By Henry Guly (auth.)
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Extra info for A History of Accident and Emergency Medicine, 1948–2004
2. Evidence was presented that experienced doctors such as SCOs had a role to play in continuing the development of A&E services. 3. A career grade of SCO leading up to consultant level was proposed and a proposed plan for training in the future was detailed. It was recommended that some suitable SCOs could immediately be up-graded to consultants. They believed that 28 of 66 SCOs would be suitably qualified and experienced to be upgraded. 4. They felt that their proposals were complementary to those of the Platt Report.
17 They felt that these should be consultants in ‘Casualty (Traumatic and Emergency) work’. 16 The SCOs also felt threatened. Under the recommendations of the Sir Harry Platt report, there seemed little place for specialists in casualty or pure A&E work. In addition the Sir Robert Platt report had recommended abolishing the SHMO grade and replacing it with a new grade of Medical Assistant (MA) who ‘should work as assistants to consultants and under their supervision’. The report also recommended that ‘all patients in the Hospital Service should be in the charge of consultants, and consultants in the specialty or specialties involved in the treatment of each patient should bear the responsibility for his care and the medical work required for him’.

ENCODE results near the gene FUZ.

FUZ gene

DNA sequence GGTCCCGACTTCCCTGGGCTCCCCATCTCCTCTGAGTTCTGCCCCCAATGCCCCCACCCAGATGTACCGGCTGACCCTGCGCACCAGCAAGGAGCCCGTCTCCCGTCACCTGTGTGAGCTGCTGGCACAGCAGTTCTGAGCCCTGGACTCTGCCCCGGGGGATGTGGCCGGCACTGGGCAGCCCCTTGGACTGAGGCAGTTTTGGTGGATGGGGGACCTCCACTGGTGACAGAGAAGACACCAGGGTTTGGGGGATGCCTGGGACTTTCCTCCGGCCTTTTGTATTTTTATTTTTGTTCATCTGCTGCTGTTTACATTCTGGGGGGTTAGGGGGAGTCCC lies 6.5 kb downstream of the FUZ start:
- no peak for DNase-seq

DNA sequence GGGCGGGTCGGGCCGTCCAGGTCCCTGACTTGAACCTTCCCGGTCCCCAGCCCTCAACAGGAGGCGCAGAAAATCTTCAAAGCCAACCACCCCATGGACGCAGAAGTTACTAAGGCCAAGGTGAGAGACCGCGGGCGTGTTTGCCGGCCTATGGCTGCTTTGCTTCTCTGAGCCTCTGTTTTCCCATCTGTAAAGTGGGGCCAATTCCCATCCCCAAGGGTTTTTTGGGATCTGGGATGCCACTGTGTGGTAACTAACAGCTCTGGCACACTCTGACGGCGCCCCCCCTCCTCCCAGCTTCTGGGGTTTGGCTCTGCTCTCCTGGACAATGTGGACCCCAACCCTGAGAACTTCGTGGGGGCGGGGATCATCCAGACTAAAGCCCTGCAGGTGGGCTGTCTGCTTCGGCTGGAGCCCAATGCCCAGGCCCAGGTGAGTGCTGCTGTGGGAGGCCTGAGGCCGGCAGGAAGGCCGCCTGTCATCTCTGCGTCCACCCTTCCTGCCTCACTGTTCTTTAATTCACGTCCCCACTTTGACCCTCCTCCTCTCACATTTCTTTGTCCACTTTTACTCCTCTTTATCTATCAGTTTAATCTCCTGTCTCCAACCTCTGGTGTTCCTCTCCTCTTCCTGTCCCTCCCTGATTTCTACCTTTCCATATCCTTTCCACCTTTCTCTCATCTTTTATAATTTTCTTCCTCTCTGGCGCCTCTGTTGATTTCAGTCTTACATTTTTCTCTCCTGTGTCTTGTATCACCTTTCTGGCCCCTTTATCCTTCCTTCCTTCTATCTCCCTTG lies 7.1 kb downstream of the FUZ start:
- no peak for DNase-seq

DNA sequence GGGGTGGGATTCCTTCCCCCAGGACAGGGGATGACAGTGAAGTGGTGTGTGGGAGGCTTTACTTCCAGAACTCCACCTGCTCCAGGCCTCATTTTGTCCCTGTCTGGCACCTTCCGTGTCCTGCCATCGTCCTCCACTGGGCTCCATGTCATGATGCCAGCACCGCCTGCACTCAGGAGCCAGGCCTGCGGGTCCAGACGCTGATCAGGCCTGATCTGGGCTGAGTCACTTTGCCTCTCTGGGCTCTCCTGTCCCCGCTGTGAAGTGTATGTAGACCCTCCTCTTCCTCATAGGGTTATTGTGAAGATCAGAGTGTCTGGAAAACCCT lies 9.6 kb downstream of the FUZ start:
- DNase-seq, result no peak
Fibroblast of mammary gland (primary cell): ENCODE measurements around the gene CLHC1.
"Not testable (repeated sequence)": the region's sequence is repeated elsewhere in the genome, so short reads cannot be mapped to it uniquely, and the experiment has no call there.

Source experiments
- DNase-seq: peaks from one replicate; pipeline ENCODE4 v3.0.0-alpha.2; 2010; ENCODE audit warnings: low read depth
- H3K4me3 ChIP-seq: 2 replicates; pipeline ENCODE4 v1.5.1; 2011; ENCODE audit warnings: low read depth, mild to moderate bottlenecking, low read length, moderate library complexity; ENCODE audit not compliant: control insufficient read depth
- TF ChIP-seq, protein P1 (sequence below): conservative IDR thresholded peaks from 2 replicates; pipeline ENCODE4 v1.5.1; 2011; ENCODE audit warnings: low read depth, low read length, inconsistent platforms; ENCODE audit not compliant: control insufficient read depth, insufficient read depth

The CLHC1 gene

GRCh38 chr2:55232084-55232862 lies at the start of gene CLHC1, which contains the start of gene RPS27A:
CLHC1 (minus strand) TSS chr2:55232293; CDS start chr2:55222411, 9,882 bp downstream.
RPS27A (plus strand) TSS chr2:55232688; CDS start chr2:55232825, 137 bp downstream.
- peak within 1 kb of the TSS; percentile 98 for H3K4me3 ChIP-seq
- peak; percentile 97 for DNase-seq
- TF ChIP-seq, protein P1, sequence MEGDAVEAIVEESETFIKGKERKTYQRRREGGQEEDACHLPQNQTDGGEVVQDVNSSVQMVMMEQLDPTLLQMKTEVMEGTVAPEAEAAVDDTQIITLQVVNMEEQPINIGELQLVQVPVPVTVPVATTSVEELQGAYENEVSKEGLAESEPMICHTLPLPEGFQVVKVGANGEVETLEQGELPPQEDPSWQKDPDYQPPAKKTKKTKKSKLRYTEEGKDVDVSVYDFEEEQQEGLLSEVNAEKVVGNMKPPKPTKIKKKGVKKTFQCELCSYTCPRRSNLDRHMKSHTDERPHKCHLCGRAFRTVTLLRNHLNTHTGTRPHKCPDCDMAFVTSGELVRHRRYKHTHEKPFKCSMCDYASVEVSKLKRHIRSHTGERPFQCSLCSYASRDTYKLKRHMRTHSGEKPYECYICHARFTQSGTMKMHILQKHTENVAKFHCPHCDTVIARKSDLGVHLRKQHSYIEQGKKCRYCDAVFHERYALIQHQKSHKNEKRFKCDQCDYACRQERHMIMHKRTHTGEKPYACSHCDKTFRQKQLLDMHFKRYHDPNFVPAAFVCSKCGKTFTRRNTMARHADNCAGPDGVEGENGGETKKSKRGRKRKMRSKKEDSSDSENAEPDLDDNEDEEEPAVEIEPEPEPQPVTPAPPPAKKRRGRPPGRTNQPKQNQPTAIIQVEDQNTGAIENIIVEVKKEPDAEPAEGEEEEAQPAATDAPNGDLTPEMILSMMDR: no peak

The Nuffield report comments on one SCO: ‘he virtually does no surgery now. … The waiting list for “cold” hernias which the senior casualty officer is quite capable of doing, is up to three years. ’ Of an SCO appointed after nine years as a surgical registrar, it says: ‘he is, in fact, carrying on quite a fair surgical practice in the department, dealing with major compound fractures as a routine’. Three surveys were done of SCOs which enable us to obtain a picture of the kind of people they were and the work they did.
A History of Accident and Emergency Medicine, 1948–2004 by Henry Guly (auth.)